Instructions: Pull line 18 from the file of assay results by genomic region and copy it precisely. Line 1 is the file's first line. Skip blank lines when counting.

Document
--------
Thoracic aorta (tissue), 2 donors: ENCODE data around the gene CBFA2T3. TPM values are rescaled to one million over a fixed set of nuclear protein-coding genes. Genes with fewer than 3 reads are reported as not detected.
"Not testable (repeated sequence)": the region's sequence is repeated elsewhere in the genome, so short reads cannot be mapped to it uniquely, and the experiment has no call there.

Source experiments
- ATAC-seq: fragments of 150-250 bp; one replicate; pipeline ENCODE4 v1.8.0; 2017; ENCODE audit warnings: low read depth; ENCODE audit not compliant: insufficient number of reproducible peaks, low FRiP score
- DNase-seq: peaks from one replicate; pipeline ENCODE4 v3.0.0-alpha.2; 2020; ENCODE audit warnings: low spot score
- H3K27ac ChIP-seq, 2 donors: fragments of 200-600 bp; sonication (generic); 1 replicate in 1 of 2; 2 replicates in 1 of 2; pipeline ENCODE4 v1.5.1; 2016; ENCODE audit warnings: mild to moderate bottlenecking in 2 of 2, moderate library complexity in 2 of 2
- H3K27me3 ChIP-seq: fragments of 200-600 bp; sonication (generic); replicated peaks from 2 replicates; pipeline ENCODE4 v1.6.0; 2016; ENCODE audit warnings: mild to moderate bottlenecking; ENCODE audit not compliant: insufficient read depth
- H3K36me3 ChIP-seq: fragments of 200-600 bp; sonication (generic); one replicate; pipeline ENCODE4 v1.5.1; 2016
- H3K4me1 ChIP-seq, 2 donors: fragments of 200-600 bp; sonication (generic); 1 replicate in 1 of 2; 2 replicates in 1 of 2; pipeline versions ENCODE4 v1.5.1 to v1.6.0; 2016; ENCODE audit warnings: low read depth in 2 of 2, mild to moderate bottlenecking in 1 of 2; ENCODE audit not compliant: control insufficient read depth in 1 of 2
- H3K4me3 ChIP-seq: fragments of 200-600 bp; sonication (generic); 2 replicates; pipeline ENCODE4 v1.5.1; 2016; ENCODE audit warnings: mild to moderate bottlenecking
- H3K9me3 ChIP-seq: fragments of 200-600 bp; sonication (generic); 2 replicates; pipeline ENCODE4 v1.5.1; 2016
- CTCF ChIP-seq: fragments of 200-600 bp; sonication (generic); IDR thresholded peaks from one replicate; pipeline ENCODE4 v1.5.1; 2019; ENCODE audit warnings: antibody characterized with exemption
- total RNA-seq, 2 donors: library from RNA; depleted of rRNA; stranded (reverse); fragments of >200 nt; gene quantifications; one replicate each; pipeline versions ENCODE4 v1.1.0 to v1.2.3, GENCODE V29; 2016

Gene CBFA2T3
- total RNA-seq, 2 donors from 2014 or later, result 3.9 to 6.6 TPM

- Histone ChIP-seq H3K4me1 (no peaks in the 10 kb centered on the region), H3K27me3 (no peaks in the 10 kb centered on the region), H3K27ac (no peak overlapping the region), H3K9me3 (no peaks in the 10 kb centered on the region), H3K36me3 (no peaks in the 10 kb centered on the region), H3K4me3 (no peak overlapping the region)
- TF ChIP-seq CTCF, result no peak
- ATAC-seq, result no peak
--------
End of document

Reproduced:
- ATAC-seq, result no peak